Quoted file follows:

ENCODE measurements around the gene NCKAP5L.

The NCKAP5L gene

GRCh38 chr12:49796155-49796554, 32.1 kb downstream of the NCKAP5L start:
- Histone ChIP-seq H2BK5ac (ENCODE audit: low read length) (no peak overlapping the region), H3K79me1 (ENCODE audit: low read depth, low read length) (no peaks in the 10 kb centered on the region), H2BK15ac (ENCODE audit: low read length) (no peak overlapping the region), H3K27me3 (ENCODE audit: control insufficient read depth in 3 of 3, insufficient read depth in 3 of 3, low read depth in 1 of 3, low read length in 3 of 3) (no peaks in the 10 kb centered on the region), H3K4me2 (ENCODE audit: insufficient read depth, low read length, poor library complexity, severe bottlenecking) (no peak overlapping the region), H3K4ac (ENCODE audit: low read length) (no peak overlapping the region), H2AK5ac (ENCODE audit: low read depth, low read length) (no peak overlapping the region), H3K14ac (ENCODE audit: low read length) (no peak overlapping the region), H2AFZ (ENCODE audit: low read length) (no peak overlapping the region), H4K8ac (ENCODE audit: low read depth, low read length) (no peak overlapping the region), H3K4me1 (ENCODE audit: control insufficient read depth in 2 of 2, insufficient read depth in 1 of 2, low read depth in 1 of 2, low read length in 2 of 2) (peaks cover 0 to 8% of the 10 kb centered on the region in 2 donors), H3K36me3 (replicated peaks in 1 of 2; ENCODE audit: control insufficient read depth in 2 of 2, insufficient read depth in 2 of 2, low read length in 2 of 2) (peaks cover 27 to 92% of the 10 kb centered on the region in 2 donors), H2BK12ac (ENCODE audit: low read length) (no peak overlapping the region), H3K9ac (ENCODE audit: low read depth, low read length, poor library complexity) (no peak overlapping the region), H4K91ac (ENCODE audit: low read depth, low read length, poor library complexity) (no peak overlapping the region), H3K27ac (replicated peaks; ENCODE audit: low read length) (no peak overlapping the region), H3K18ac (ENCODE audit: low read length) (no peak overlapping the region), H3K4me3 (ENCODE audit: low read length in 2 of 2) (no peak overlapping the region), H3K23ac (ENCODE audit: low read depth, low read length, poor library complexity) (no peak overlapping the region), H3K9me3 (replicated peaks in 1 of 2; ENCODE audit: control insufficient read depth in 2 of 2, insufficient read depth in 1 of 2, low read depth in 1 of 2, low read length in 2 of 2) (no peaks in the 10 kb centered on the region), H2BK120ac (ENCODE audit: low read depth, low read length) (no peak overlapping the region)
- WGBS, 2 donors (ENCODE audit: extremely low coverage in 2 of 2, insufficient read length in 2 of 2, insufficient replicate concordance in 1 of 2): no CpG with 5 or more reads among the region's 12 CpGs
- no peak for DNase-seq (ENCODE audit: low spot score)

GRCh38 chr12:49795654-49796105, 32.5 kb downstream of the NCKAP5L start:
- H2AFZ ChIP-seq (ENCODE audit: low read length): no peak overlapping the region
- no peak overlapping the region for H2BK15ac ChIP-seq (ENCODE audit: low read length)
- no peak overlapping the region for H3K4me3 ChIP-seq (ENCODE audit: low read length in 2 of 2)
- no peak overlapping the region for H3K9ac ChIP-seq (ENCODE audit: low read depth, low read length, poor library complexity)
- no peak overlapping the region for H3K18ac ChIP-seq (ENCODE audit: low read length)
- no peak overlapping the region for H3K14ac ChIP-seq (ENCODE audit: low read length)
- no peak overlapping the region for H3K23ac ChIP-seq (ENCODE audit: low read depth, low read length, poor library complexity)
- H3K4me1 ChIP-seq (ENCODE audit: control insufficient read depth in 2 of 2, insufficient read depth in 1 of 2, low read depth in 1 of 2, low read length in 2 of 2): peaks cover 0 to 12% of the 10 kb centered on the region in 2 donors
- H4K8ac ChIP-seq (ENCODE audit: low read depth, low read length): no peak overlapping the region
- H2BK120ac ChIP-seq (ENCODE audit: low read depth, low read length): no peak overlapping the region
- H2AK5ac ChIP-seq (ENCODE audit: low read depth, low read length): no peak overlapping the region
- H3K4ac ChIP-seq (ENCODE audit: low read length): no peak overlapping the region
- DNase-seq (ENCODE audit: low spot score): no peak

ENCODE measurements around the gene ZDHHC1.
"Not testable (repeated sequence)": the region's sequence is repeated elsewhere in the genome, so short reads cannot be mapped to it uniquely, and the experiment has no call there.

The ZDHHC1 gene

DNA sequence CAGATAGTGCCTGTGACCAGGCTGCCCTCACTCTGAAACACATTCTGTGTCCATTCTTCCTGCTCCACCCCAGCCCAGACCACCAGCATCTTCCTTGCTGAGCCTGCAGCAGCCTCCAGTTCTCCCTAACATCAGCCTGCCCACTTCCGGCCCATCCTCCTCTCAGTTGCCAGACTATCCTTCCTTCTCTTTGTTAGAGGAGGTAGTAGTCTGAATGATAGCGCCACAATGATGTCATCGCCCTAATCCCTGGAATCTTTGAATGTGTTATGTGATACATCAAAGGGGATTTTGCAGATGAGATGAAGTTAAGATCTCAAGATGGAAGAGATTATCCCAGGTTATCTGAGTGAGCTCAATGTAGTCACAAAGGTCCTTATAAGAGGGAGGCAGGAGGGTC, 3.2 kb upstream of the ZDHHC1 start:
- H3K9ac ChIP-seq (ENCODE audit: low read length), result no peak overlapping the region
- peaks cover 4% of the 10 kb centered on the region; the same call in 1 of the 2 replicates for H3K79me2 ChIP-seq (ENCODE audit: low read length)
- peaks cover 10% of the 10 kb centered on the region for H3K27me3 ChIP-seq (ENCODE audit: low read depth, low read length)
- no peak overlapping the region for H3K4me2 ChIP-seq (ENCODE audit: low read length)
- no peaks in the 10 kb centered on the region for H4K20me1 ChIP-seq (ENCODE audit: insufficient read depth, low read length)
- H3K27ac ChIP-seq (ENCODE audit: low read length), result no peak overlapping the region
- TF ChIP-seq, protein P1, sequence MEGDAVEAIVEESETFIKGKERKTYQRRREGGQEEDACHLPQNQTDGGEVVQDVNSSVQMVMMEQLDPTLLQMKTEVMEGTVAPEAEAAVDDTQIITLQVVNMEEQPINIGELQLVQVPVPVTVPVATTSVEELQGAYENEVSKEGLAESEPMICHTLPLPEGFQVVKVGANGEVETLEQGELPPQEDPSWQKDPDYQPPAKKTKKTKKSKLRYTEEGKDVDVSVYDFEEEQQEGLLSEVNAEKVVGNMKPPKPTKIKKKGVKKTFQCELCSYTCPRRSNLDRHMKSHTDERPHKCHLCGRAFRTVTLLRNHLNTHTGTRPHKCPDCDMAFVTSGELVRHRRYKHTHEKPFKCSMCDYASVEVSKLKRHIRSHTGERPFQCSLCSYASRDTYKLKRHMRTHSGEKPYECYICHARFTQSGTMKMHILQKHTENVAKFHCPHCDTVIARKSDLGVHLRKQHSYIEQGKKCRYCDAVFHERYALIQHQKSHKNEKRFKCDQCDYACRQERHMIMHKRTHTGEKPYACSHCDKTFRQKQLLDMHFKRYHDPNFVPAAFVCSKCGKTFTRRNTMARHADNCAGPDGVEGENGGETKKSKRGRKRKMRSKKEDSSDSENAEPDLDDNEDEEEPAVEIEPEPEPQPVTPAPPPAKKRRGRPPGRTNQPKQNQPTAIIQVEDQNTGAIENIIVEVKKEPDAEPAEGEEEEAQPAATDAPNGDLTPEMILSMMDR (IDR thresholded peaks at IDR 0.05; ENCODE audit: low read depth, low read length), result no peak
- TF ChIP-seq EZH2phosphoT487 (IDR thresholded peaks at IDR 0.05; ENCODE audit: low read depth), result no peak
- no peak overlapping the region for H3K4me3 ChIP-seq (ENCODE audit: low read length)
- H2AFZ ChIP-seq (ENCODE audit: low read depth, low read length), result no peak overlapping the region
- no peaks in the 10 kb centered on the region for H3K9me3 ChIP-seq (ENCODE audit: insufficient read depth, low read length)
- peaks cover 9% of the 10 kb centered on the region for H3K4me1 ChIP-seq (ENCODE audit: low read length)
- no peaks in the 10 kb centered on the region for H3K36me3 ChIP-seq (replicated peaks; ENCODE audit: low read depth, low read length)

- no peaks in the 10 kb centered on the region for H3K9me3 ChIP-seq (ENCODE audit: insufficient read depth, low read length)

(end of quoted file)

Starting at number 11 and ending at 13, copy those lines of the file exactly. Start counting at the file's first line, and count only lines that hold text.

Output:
- no peak overlapping the region for H3K9ac ChIP-seq (ENCODE audit: low read depth, low read length, poor library complexity)
- no peak overlapping the region for H3K18ac ChIP-seq (ENCODE audit: low read length)
- no peak overlapping the region for H3K14ac ChIP-seq (ENCODE audit: low read length)